Snog Marry Murder by Zac Colbert is a short punch of a crime novella that doesn’t take itself seriously, by an author who knows a lot about the occasionally overlapping worlds of crime fiction and television. And we should know because, full disclosure, he used to be a contributor here on Crime Fiction Lover.
The title of the TV show in Snog, Marry, Murder is Snog, Marry, Swerve, a clear homage to now defunct BBC Three reality TV series Snog, Marry, Avoid – a series which never really took off outside of the UK. This probably says something about British people, but I’m not sure exactly what. The basic premise of the show is that women in skimpy clothing and layers of makeup undergo ‘make-unders’ to bring out the true beauty underneath, and viewers vote on their favourite transformation. In Colbert’s novella, as in the TV series, the transformations take place in a room called POD, or Personal Overhaul Device, which is in reality a plain caravan parked in the corner of the TV studio.
Snog, Marry, Swerve has had its day. The director and the production staff are trying to squeeze another couple of seasons out of a tired idea, with rating plummeting and viewer interest waning. To revitalise the show they bring back an old contestant, the ever-popular Stacy, who had fallen back to her old ways. Her popularity has current host Emma nervous, as she knows that one way to lift failing ratings is to change the host, and effervescent but naively honest Stacy could be the perfect replacement. But is that a reason to commit murder?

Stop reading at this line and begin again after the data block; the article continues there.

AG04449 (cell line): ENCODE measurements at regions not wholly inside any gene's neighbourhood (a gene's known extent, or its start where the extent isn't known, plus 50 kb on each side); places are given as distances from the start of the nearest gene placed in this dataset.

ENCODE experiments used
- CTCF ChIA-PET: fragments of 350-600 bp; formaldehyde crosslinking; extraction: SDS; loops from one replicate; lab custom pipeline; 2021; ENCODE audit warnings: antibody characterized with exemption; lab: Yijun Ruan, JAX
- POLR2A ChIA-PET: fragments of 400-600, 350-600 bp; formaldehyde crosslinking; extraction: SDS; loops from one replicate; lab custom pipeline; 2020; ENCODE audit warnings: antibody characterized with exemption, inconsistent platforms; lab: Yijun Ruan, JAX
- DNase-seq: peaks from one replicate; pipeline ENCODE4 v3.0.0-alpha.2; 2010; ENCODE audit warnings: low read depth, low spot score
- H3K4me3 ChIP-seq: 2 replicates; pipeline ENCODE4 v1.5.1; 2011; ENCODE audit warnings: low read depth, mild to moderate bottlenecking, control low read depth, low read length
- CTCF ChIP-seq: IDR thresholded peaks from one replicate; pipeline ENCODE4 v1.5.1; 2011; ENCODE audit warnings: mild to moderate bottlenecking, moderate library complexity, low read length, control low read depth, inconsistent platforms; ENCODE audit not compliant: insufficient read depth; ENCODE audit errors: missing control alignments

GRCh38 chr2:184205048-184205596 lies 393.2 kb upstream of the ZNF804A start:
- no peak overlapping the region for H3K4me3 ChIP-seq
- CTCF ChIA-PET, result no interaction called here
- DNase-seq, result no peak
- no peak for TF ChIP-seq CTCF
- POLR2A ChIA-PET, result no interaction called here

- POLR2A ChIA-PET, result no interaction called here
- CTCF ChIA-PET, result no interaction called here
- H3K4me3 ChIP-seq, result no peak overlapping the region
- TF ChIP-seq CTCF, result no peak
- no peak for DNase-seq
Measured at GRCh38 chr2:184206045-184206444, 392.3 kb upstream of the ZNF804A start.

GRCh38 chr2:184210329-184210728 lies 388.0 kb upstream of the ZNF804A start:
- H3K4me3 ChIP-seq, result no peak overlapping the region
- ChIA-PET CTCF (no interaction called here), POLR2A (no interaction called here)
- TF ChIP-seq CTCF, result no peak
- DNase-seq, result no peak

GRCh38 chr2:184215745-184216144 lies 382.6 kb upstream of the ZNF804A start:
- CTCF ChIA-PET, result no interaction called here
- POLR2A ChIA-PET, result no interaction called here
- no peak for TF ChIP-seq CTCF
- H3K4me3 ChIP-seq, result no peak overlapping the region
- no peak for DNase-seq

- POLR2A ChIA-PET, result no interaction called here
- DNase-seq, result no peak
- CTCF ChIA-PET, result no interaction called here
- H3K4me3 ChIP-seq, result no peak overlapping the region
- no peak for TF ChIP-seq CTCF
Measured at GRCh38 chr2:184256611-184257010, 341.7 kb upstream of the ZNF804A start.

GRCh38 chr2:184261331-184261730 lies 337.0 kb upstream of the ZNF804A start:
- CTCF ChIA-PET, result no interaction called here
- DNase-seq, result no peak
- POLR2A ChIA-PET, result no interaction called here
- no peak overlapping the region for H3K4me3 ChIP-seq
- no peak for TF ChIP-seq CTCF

It turns out that there is indeed someone on set with enough reason to kill Stacy, because at lunch on the first day of shooting Stacy enters POD and never leaves. Eventually production assistant Charlotte forces her way in and locates Stacy’s body on the green screen floor of POD, her head beaten in with a heavy object.
Charlotte, a murder mystery fan with dreams of something bigger than just being a production assistant, instantly places herself in detective mode. Who could the killer be? Could it be Grant, the jealous boyfriend; or perhaps Emma, the host about to lose her job? Almost everyone on set had motive to kill Stacy, but with Charlotte standing outside POD’s doors the whole time waiting for Stacy’s makeunder to finish and for Stacy to step out, who would have been able to get in undetected? Unless it was Charlotte herself…
Snog, Marry, Murder is at times funny, but sometimes the humour doesn’t quite hit the mark. For instance, there is an ongoing argument about the definition of the word ‘bludgeon’ which left me scratching my head. Discussions like this may have been written in to poke holes in the stereotypes that reality TV relies on. I was never really sure, and in the short format of the Kindle novella, this is a question that isn’t really answered.
The thing about reality TV that is so fascinating, the thing that keeps viewers coming back for more, is the fact that it is so completely unreal. The characters are over the top, the drama is manufactured, but sometimes through all that you get glimpses of something real, something honest. The characters in Snog, Marry, Murder all put on a fake face to meet the world, and as Charlotte digs deeper into the circumstances of the murder, the truth about each character comes to light, including the truth about Charlotte herself. None of the characters is particularly special, and none of the big reveals is particularly shocking, but they do all feel real. Reality TV is never going to produce anything classic, and that’s OK – it’s bland, palatable enjoyment. Snog, Marry, Murder is the same. It’s not ground-breaking or an instant classic, it’s just fun, enjoyable crime fiction for readers who don’t mind crime fiction that doesn’t take itself too seriously. Even if you’re not a fan of reality TV!
CFL Rating: 4 Stars